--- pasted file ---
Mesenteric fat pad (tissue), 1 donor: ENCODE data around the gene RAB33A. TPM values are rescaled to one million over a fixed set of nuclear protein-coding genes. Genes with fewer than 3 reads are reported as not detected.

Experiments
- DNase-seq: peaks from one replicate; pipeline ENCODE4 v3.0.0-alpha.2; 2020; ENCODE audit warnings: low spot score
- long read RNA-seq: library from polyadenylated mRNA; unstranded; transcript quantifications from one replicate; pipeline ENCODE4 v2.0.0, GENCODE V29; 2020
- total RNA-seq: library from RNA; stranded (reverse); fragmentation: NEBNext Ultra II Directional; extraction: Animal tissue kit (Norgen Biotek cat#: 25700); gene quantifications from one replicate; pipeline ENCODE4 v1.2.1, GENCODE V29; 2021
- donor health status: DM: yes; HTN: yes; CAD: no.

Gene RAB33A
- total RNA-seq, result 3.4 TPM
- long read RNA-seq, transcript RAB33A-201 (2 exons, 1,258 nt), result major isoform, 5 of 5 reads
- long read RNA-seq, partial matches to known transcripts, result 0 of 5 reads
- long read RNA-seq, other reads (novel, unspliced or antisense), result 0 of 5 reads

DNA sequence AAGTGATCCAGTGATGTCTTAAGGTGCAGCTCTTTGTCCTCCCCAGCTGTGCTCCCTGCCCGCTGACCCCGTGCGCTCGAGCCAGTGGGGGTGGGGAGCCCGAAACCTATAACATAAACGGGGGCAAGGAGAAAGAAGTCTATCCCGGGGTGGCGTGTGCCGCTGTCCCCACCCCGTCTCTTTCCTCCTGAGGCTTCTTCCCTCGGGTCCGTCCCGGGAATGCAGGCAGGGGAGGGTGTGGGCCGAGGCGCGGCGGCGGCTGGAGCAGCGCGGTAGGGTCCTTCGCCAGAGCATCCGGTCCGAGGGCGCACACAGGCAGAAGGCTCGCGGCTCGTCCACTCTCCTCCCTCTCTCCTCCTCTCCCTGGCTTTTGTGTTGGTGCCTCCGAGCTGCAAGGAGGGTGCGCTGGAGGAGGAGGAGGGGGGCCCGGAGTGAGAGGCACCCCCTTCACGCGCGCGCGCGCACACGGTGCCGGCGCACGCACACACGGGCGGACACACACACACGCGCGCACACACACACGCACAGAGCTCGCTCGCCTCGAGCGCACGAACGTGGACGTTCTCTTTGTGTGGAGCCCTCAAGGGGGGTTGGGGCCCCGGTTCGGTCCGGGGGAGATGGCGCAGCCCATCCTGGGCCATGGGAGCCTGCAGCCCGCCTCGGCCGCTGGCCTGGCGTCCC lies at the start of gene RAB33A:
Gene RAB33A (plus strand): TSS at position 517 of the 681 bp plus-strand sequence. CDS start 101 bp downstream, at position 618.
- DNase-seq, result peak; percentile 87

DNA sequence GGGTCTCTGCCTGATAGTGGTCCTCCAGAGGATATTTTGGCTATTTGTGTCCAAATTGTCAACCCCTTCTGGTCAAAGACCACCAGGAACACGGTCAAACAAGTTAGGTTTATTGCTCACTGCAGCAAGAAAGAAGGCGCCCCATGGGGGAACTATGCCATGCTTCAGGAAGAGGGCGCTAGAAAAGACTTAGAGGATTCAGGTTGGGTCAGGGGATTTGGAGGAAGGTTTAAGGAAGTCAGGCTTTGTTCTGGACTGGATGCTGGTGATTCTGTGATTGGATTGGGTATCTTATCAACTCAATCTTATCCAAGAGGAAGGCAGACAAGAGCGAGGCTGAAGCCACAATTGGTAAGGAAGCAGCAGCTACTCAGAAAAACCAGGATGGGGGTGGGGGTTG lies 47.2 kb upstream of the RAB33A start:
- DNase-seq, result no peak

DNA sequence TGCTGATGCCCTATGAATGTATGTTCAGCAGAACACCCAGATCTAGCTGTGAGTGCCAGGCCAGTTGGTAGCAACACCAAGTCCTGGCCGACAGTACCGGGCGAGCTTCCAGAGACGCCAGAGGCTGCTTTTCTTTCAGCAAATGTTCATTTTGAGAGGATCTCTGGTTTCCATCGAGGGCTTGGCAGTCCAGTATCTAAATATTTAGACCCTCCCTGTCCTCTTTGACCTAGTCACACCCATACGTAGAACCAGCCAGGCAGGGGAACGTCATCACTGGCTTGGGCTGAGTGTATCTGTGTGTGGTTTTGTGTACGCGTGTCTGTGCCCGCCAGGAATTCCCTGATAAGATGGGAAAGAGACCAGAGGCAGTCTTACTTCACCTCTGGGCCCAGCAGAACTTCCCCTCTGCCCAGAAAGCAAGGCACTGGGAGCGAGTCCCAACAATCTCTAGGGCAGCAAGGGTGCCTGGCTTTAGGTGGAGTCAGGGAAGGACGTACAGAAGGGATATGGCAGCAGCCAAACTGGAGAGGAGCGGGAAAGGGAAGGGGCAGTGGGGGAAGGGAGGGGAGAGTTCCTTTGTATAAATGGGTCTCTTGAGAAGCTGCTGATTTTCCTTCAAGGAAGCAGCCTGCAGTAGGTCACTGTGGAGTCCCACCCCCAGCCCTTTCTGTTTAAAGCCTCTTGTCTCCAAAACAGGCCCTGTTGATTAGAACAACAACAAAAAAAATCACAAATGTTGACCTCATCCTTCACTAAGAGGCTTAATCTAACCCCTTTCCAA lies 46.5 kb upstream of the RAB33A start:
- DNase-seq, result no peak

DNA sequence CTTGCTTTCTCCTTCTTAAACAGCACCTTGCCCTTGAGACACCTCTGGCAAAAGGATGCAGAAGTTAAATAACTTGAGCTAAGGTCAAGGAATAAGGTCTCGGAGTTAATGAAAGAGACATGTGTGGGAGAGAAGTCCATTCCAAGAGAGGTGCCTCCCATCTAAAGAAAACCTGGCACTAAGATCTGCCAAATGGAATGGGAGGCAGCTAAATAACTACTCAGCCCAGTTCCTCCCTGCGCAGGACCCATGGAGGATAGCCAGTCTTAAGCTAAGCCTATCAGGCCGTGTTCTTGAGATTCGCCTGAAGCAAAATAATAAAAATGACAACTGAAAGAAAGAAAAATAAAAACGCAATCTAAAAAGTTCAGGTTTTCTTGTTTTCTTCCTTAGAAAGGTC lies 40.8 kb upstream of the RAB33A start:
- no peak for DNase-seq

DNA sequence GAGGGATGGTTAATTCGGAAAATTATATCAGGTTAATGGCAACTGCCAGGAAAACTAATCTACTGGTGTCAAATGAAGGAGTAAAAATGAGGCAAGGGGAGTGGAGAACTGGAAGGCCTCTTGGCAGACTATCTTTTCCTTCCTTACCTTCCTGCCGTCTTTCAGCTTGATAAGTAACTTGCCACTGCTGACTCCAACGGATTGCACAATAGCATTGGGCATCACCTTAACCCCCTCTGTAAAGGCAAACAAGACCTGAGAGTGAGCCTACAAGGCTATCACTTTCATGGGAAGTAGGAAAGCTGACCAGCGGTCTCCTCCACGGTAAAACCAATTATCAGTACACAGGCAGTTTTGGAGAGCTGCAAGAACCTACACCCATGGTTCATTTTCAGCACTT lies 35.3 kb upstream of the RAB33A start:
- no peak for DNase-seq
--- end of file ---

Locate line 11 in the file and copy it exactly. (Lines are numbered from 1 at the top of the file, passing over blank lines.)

- long read RNA-seq, other reads (novel, unspliced or antisense), result 0 of 5 reads